I HAVE NO PROBLEM WITH ANTI-HOP LAW
YB DATUK SERI PANGLIMA WILFRED M. BUMBURING, JP.
Ahli Parlimen P-170 Tuaran
Pengerusi Angkatan Perubahan Sabah.
KOTA KINABALU, Wednesday, 29 Ogos, 2012.
“The question of anti-hopping or the introduction of the so-called anti-hop law to prevent elected members of either state assembly or parliament must be carefully looked into what the true essence of the proposed anti-hop law is all about. The so-called “political frogs” should be differentiated between those switching party allegiance, that is leaving one political party to join another political party and that of those switching political allegiance, that is leaving one political party due to differences in the political ideologies and forming another political party or group. If the political ideologies of the party where one is a member has deviated from its original struggle, or that the party is no longer able to pursue its political ideologies and struggles, a leader who leaves the said party to form another organization to carry on the ideologies and struggles in another flat form should not be deemed to be leap-frogging or party-hopping.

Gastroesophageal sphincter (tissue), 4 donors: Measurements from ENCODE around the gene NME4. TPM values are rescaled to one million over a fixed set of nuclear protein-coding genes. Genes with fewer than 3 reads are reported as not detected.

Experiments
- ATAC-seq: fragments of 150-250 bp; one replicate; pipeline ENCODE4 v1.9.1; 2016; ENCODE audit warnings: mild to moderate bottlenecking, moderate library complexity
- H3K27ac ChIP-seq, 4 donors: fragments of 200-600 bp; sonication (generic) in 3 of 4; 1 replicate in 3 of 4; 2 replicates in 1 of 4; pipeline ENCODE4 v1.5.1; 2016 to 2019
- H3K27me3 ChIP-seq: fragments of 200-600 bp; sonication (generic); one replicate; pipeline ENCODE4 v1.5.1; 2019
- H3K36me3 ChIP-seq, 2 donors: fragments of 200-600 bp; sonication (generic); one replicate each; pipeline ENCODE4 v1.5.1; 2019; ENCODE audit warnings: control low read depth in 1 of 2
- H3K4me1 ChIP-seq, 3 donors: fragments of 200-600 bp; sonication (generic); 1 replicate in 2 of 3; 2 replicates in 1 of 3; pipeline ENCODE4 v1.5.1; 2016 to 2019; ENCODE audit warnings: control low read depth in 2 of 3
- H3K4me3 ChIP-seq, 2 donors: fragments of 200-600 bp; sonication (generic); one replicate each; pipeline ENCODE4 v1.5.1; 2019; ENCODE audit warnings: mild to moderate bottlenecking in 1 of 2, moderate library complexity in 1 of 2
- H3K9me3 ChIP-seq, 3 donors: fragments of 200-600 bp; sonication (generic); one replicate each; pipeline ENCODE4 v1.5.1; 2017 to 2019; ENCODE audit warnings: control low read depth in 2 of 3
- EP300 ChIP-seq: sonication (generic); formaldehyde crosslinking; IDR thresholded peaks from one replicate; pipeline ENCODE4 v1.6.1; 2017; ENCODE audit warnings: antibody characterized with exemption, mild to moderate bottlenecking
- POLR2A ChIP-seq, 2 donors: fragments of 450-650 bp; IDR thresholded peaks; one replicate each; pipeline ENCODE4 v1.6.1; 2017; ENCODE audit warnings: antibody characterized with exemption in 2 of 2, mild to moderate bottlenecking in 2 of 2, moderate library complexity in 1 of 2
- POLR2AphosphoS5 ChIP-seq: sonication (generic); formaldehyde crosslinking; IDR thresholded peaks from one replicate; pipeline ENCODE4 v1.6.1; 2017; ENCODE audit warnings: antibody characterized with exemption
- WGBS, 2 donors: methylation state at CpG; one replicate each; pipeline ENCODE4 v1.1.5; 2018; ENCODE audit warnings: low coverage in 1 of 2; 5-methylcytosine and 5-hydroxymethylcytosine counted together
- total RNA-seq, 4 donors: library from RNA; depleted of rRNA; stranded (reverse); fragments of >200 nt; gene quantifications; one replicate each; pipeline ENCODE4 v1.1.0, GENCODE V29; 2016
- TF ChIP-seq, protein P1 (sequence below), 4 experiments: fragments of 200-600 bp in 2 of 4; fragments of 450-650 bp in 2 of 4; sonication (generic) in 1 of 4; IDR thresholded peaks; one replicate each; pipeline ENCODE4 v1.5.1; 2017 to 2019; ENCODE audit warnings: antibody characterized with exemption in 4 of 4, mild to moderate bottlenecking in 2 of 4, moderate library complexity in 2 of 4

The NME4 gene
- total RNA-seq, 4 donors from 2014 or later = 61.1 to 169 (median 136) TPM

Along these lines, I wish to stress here that it is against conventional democratic principles to compel a leader to continue to be a member of a political party, let alone lead it, if the political directions and ideologies as well as the struggles of the party that he belongs to can no longer carry on with the original objective that the party was initially set up for. Furthermore, should an elected leader leave a party on which he was elected in the first place, his decision to leave the party should be sanctioned by the electorate who elected him and not the party or the establishment. In subsequent to this, I have no problem accepting any anti-hop law on condition that the said leader who is subjected to such law and is required or asked to resign his post tht he must be to re-contest in a by-election to be held and to determine if his decision to switch political allegiance is accepted by the majority of the electorate that initially elected him. As such, any law prohibiting a person to re-contest a seat that he had relinquished under such circumstances should be reviewed or scrapped.”